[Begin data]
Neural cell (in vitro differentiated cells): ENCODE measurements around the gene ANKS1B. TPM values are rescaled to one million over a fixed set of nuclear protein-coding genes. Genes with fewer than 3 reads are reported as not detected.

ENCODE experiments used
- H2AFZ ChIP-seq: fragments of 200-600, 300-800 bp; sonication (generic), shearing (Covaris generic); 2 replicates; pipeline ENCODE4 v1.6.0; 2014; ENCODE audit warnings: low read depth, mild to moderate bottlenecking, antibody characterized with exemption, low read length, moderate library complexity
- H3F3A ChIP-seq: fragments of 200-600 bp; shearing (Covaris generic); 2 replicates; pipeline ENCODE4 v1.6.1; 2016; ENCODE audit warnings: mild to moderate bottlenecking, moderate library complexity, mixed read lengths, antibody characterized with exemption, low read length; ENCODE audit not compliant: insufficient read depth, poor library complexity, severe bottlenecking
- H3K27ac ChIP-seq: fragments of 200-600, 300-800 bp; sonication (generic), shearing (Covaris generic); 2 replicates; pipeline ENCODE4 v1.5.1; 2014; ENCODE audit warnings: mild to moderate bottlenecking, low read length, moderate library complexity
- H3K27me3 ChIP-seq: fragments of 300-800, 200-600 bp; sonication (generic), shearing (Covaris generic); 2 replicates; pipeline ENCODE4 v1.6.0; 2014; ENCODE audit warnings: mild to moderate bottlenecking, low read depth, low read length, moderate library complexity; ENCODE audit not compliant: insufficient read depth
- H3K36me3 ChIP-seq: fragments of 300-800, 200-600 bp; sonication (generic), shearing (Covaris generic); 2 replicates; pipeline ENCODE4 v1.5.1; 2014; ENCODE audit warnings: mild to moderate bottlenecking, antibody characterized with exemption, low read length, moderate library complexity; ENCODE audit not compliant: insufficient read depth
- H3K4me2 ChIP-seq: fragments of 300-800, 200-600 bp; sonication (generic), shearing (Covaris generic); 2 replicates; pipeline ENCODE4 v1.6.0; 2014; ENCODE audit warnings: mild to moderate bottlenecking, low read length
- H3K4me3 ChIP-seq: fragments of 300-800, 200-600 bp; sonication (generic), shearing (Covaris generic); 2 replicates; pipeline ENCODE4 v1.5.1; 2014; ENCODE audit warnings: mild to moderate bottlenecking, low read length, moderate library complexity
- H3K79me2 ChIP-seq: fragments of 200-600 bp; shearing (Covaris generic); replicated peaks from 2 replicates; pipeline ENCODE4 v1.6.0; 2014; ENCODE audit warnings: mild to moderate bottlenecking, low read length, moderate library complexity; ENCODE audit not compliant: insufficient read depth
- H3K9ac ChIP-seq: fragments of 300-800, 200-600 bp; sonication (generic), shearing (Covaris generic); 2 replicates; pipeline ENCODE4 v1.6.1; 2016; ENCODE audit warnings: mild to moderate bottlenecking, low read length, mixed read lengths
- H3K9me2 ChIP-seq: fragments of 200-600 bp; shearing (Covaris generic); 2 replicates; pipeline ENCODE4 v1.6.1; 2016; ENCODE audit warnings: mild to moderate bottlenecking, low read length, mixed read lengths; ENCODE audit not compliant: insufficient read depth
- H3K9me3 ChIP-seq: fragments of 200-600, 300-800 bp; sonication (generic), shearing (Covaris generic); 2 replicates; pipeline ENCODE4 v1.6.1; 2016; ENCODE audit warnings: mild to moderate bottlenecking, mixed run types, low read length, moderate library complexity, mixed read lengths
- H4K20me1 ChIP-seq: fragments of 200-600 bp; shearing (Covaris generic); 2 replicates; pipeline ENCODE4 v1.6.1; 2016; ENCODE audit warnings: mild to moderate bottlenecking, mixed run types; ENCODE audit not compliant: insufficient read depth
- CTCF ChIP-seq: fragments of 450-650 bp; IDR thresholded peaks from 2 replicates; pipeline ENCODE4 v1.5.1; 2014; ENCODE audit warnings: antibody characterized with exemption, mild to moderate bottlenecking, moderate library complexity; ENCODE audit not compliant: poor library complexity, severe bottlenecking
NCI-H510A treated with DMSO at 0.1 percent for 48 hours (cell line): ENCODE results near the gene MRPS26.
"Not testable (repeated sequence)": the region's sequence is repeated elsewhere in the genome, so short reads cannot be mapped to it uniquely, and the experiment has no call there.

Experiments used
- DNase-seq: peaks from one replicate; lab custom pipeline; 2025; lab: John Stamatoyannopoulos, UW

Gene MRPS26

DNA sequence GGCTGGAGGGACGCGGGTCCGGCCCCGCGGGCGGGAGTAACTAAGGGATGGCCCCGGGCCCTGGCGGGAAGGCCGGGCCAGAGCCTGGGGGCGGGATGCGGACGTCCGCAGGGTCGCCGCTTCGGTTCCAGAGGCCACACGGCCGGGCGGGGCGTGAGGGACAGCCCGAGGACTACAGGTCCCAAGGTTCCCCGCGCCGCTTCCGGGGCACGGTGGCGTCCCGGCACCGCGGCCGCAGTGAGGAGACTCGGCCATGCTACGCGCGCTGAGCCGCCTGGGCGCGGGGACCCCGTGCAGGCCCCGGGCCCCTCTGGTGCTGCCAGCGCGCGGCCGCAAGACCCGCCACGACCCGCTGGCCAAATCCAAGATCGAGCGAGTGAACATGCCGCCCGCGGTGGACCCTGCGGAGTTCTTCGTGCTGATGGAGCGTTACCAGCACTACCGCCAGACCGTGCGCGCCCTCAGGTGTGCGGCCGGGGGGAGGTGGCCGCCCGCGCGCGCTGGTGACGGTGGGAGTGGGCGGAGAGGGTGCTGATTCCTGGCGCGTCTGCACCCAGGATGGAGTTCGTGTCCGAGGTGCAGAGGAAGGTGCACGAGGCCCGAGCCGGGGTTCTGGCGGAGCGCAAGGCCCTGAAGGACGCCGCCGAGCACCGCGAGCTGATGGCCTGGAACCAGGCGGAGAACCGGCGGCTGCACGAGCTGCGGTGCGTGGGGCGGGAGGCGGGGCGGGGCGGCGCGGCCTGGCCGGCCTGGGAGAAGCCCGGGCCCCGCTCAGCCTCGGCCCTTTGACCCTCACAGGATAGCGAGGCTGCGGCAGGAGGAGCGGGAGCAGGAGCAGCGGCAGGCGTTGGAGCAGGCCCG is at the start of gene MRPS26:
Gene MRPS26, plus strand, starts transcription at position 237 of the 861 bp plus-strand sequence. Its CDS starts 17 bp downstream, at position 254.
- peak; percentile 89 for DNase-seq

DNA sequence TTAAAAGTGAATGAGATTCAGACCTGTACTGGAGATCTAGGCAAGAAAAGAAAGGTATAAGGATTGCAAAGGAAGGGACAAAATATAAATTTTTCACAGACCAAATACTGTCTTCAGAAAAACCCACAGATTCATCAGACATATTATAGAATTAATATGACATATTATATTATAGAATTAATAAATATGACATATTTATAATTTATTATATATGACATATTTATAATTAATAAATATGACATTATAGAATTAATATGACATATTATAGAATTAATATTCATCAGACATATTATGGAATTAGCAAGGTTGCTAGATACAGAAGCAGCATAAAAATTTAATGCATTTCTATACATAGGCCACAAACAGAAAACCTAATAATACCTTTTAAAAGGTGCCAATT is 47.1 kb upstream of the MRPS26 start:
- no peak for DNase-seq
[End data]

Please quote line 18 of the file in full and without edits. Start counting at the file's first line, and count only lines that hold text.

Experiments used